Labour is commited to reversing the Conservatives’ planned cuts to tax credits in full, the shadow chancellor has confirmed.
John McDonnell made a statement on Twitter after two shadow cabinet ministers appeared to equivocate over whether the party would reverse the Tory policy if it came to power.
"We are calling on Osborne to reverse his decision to cut tax credits. If he doesn't reverse these cuts, we're making it clear that we will," he tweeted.
When asked on Sunday morning television about reversing the cuts, Seema Malhotra, shadow chief secretary to the treasury, and Diane Abbott, shadow international development secretary, would confirm only that Labour was opposing the cuts from going ahead now.
But Ms Malhotra put a statement out after her appearance on the Andrew Marr Show clarifying the party's position at the same time as Mr McDonnell issued his tweet.
"On Tuesday we are calling for Osborne to reverse his decision to cut tax credits next April. The Tories have the chance to do the right thing. If they don't reverse these cuts, we will be making it clear on Tuesday that we will," she said.
"Once again the Tories want to make this debate about the Labour Party rather than their constituents they should be standing up for."
Labour sources close to Ms Malhotra said her original statement on television had been misinterpreted in reports.
It is not clear whether the incident was a bungling communications failure, a frontbench discipline issue, or an immediate U-turn by the party.
The stumbling response from the ministers could also be a sign that Mr McDonnell has warned shadow cabinet ministers against making unilateral spending commitments before has has decided on the party's overall spending envelope for the next election.
Labour has branded the cuts as a "work penalty" and will lead a debate on Tuesday about whether the tax credit cuts should go ahead or not, which it says it can win with the help of Tory rebels.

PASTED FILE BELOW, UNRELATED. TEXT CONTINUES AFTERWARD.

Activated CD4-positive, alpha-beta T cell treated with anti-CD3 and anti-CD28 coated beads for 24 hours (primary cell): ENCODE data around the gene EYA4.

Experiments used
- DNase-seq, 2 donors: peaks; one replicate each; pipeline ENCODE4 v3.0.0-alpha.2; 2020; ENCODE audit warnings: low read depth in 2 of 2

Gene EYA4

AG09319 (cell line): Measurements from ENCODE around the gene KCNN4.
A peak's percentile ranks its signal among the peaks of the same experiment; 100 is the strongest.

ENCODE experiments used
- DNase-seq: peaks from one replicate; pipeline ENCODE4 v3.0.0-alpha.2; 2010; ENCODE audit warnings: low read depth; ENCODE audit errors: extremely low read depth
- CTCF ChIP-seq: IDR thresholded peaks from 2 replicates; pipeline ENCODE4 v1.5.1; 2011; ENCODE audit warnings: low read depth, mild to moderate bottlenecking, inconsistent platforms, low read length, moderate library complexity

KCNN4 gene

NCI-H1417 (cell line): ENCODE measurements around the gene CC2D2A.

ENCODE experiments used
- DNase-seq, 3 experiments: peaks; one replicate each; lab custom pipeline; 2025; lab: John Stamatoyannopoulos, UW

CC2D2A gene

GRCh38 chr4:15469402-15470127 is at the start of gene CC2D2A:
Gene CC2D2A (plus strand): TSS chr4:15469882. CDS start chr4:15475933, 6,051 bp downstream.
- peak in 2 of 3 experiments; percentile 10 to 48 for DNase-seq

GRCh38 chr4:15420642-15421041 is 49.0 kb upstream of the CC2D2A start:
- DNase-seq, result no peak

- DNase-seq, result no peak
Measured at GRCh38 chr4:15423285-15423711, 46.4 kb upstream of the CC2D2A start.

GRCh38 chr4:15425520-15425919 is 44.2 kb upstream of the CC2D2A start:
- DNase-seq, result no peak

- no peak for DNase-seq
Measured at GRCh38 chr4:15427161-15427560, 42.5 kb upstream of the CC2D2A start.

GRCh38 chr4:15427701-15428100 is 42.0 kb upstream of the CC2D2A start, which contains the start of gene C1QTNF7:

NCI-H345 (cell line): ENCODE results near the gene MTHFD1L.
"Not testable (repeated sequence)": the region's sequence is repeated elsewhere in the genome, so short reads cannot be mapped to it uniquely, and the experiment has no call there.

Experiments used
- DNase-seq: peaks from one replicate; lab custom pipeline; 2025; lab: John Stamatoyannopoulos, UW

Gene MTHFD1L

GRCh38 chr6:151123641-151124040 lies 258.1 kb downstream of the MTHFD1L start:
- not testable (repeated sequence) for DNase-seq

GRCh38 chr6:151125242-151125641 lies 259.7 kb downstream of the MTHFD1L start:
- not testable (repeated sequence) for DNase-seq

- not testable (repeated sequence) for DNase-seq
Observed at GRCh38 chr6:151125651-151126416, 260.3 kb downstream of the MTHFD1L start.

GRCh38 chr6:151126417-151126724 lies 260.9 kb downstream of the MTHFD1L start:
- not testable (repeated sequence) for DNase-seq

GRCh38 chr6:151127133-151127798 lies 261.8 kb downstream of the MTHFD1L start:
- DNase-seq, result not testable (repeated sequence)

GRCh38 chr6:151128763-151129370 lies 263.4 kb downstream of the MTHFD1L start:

The debate comes as research suggests that 71 Conservative MPs are vulnerable to losing their seats in parliament to a backlash against the cuts.
The Government is planning to slash the payments to low-income working families, leaving 3.2m households worse off by an average of £1,300 a year from next April.
Public opposition to the policy appears to be hardening, with a ComRes poll for the Independent On Sunday suggesting that 43 per cent disagree that the cuts are needed – compared to 34 per cent who do.
Mr Cameron effectively ruled out cutting the benefit before the election, telling a voters’ question time event that he “rejected” proposals to cut tax credits and did not want to do so.
The Government claims that a concurrent rise in the minimum wage will soften the impact of the cuts, but the Institute for Fiscal Studies has found that the policy will come “nowhere near” to compensating for the impact of tax credit cuts.
A study by the Resolution Foundation think-tank found that 200,000 children would slide into poverty immediately after the tax credit cuts go ahead.
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